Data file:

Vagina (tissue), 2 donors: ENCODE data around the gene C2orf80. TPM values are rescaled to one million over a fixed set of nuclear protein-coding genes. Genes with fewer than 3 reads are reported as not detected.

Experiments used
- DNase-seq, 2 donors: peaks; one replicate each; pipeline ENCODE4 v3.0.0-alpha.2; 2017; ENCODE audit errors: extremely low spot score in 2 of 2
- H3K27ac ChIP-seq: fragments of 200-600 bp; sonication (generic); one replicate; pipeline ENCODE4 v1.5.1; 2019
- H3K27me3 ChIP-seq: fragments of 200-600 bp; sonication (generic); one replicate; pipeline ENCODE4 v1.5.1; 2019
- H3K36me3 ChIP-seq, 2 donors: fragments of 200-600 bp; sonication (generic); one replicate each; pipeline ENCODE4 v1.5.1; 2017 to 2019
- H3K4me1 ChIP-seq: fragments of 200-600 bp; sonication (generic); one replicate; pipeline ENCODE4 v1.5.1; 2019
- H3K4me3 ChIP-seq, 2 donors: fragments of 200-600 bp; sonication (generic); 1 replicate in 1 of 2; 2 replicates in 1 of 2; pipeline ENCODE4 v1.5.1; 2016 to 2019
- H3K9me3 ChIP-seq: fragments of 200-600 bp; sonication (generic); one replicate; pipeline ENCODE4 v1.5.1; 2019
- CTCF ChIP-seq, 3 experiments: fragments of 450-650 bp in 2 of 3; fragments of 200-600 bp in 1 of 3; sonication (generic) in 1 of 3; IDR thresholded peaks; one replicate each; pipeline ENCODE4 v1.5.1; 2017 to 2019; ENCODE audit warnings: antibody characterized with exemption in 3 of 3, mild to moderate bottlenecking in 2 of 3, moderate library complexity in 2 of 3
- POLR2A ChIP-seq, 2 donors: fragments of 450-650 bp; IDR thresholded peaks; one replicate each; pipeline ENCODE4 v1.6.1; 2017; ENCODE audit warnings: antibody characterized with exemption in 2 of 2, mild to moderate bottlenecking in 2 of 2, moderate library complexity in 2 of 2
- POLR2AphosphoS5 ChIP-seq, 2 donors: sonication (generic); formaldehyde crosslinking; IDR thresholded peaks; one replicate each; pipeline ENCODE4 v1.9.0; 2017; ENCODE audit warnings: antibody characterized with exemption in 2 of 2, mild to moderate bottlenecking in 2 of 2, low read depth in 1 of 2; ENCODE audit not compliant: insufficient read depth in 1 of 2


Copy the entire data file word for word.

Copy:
Vagina (tissue), 2 donors: ENCODE data around the gene C2orf80. TPM values are rescaled to one million over a fixed set of nuclear protein-coding genes. Genes with fewer than 3 reads are reported as not detected.

Experiments used
- DNase-seq, 2 donors: peaks; one replicate each; pipeline ENCODE4 v3.0.0-alpha.2; 2017; ENCODE audit errors: extremely low spot score in 2 of 2
- H3K27ac ChIP-seq: fragments of 200-600 bp; sonication (generic); one replicate; pipeline ENCODE4 v1.5.1; 2019
- H3K27me3 ChIP-seq: fragments of 200-600 bp; sonication (generic); one replicate; pipeline ENCODE4 v1.5.1; 2019
- H3K36me3 ChIP-seq, 2 donors: fragments of 200-600 bp; sonication (generic); one replicate each; pipeline ENCODE4 v1.5.1; 2017 to 2019
- H3K4me1 ChIP-seq: fragments of 200-600 bp; sonication (generic); one replicate; pipeline ENCODE4 v1.5.1; 2019
- H3K4me3 ChIP-seq, 2 donors: fragments of 200-600 bp; sonication (generic); 1 replicate in 1 of 2; 2 replicates in 1 of 2; pipeline ENCODE4 v1.5.1; 2016 to 2019
- H3K9me3 ChIP-seq: fragments of 200-600 bp; sonication (generic); one replicate; pipeline ENCODE4 v1.5.1; 2019
- CTCF ChIP-seq, 3 experiments: fragments of 450-650 bp in 2 of 3; fragments of 200-600 bp in 1 of 3; sonication (generic) in 1 of 3; IDR thresholded peaks; one replicate each; pipeline ENCODE4 v1.5.1; 2017 to 2019; ENCODE audit warnings: antibody characterized with exemption in 3 of 3, mild to moderate bottlenecking in 2 of 3, moderate library complexity in 2 of 3
- POLR2A ChIP-seq, 2 donors: fragments of 450-650 bp; IDR thresholded peaks; one replicate each; pipeline ENCODE4 v1.6.1; 2017; ENCODE audit warnings: antibody characterized with exemption in 2 of 2, mild to moderate bottlenecking in 2 of 2, moderate library complexity in 2 of 2
- POLR2AphosphoS5 ChIP-seq, 2 donors: sonication (generic); formaldehyde crosslinking; IDR thresholded peaks; one replicate each; pipeline ENCODE4 v1.9.0; 2017; ENCODE audit warnings: antibody characterized with exemption in 2 of 2, mild to moderate bottlenecking in 2 of 2, low read depth in 1 of 2; ENCODE audit not compliant: insufficient read depth in 1 of 2